•Audio Interface- Now, this is an important piece of kit. The audio interface takes the signal from the microphone and turns it into a digital signal that your computer can understand. Like everything else, you can spend a little or a lot on one of these fellas. What’s the difference? Well, it all comes down to the quality of the signal conversion. This is important because you only get one chance to do that conversion and if your lovely playing gets squashed up in the conversion process when it goes into your computer, you will be stuck with a squashed sound. That being said, there are some decent lower end audio interfaces available. The one I’m using is an “Apogee One” which isn’t super cheap but sounds great.
Actually there are two main considerations when looking at audio interfaces. The first, as I’ve mentioned, is the quality of the conversion or the Analog to Digital (A/D) converter). The second is the number of microphones or instruments you can record from at once. If you are planning on recording a full band then you will need many audio inputs to work at the same time. That way you can record the singer, guitarist, sax player, keyboardist, bass player etc at the same time.
For most home recording setups though, you will mostly only ever record one or possibly two things at the same time. My “Apogee One”, as the name suggests, records just one thing at a time. Which is perfect for me.
Now remember I was saying how important the A/D converter is? For each instrument an audio interface can record, it will need a separate A/D converter. So an audio interface that can record 8 channels or instruments will need 8 converters. My Apogee One has just – one! So by my Aussie thinking, that means more of my money was spent on a single, great quality A/D converter than 8 or 10 or 12 cheaper ones.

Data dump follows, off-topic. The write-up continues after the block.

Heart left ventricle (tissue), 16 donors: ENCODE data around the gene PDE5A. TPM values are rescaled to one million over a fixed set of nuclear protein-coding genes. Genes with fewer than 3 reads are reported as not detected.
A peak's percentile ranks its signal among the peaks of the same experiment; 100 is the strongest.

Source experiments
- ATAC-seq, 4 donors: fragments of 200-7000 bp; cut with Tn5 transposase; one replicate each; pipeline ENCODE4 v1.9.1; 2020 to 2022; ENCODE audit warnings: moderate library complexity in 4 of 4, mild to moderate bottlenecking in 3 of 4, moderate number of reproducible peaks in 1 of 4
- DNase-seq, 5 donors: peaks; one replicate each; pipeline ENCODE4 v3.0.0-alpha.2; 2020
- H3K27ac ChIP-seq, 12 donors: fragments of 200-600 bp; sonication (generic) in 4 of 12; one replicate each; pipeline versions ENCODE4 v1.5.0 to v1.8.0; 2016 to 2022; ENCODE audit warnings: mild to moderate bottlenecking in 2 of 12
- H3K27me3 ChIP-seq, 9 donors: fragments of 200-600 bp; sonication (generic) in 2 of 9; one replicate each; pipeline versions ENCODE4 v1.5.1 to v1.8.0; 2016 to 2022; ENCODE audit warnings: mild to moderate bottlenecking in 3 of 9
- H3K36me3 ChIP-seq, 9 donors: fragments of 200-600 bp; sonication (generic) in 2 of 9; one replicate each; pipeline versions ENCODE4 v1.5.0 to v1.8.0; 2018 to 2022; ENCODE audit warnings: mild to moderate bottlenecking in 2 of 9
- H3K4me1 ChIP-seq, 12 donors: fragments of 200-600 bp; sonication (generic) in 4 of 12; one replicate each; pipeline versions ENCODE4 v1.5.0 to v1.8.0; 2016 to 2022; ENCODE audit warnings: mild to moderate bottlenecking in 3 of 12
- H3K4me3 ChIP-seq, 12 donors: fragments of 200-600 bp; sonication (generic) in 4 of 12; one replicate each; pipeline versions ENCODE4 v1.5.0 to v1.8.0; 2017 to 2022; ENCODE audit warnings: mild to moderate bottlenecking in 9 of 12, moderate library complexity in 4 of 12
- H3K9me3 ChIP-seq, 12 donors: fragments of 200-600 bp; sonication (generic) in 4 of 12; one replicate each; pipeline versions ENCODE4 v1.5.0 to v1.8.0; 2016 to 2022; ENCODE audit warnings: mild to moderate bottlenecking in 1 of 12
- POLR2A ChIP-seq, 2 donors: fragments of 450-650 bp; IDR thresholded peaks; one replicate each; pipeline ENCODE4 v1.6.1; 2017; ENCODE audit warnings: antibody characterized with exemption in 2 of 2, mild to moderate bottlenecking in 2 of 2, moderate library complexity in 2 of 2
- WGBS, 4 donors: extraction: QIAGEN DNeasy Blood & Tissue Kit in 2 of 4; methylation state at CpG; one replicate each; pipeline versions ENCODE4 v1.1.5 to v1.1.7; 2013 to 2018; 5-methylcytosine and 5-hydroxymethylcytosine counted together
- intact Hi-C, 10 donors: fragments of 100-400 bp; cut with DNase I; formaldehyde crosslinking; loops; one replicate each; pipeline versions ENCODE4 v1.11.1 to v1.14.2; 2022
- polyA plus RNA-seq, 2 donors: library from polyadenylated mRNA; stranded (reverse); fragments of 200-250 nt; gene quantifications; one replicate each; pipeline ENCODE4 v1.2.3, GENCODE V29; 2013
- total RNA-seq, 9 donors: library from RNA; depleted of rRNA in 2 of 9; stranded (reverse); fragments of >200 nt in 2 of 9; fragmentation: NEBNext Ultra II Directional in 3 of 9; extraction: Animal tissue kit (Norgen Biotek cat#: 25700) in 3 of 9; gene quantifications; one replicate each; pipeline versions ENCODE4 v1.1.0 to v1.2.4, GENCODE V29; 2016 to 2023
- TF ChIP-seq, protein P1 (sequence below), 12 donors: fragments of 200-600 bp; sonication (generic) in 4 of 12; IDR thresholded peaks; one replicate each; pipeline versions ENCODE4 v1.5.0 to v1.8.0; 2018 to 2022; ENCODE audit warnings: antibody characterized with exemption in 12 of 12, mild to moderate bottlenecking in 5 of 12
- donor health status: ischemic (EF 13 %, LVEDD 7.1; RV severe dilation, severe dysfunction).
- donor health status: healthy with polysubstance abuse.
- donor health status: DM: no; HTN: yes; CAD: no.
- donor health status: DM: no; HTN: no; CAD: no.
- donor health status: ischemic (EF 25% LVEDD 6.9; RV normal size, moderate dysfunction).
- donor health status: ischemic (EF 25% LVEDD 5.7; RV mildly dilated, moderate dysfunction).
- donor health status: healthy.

So to sum up, work out what you really need and get the best quality interface for that job that you can afford.
•The Mixer- You may not need a mixer depending on what you plan to do with your recording setup. For me, the mixer is kind of like the “Central Station” for all the sound in my studio. The output from my audio interface goes through the mixer to my speakers so I can use the mixer to control the volume of the speakers. I have some other gear in my studio like keyboards and and EWI (midi sax). I connect the audio output from these to my mixer also to control the volume of the playback through my speakers.
For a simpler setup, you may be able to connect the output from your audio interface directly to your speakers and control the volume using your computer. Like just having computer speakers but with them plugged into your audio interface, not the actual computer.
If you are considering getting a mixer though, plan out what your actual requirements will be and get the smallest mixer that will do that. I used to have a 16 channel mixer – meaning I could plug 16 different things into my mixer and send all their sound to the one set of speakers. 12 of those channels were never used! I now have a 4 channel mixer that fits much nicer on my desk and works great.
•Mini Keyboard- If you are just recording your playing you won’t need one of these. I use it for quickly writing music and scores – it’s great. Basically this is a “controller keyboard” or a keyboard that doesn’t make any sounds itself. I like the way it fits on my desk and is nice and compact – like the rest of my setup. I have a bigger keyboard for playing.
For more details, let’s meet inside !